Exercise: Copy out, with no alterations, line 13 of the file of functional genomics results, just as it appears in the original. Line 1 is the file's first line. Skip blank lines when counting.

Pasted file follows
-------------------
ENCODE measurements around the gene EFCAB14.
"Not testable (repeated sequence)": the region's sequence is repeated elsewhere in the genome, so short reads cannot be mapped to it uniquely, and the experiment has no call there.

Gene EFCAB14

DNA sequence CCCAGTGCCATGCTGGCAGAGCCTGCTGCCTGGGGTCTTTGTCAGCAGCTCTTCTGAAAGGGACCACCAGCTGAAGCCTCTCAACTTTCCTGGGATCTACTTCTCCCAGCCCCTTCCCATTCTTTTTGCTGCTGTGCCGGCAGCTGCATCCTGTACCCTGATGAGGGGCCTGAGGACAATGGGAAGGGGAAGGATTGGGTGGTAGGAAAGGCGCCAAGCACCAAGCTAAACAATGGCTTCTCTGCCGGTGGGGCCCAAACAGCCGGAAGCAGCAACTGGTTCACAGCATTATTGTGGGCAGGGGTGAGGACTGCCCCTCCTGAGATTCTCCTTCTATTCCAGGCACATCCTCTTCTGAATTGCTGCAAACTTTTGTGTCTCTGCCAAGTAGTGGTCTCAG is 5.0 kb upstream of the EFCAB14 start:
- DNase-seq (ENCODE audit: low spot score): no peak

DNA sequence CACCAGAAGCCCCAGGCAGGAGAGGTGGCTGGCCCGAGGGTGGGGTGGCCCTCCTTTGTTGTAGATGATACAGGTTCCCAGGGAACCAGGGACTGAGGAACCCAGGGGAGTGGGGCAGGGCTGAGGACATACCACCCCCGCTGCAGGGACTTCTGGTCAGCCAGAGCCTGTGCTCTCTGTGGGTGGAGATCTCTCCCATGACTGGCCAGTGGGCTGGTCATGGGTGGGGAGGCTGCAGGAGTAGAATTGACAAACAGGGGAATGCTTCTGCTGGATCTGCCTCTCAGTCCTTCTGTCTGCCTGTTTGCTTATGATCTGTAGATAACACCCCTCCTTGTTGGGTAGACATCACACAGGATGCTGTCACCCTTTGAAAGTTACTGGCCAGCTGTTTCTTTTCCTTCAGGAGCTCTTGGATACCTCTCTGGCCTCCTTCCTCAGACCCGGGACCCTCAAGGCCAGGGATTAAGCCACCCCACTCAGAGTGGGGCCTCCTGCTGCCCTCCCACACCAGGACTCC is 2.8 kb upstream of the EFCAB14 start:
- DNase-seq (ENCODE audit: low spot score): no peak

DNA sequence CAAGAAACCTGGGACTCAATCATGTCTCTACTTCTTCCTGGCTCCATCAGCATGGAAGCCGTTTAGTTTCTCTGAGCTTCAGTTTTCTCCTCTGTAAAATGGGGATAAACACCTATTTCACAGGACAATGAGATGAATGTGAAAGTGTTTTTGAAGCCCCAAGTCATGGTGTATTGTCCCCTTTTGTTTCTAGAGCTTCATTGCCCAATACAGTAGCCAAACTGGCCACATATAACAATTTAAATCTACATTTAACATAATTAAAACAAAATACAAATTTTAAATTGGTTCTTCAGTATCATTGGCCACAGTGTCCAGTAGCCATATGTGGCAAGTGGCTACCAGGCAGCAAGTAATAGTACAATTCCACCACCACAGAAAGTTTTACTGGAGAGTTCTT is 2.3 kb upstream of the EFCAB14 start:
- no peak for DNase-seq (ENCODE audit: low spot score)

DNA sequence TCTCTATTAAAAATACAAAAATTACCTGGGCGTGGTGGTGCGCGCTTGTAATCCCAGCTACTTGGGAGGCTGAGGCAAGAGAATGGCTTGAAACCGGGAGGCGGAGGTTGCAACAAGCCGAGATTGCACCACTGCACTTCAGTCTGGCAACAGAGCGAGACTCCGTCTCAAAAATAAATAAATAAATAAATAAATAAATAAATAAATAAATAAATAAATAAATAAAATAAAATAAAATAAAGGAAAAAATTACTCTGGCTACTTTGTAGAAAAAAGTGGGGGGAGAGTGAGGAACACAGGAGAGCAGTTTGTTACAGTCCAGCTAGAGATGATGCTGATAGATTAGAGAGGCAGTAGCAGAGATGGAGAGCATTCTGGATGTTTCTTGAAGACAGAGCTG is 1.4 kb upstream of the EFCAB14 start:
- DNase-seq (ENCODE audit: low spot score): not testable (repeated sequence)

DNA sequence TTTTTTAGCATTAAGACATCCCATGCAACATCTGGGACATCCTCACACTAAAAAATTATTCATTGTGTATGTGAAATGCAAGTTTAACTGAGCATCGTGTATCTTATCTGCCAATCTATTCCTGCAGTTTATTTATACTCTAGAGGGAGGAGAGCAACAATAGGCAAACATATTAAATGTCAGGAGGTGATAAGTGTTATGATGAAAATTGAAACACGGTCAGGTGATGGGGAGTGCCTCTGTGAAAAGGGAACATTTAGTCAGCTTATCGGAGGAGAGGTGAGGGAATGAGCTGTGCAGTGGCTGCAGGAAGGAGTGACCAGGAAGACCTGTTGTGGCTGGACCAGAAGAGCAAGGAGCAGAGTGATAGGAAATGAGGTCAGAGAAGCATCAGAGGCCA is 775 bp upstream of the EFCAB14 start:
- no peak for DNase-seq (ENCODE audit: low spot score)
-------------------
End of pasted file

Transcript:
- no peak for DNase-seq (ENCODE audit: low spot score)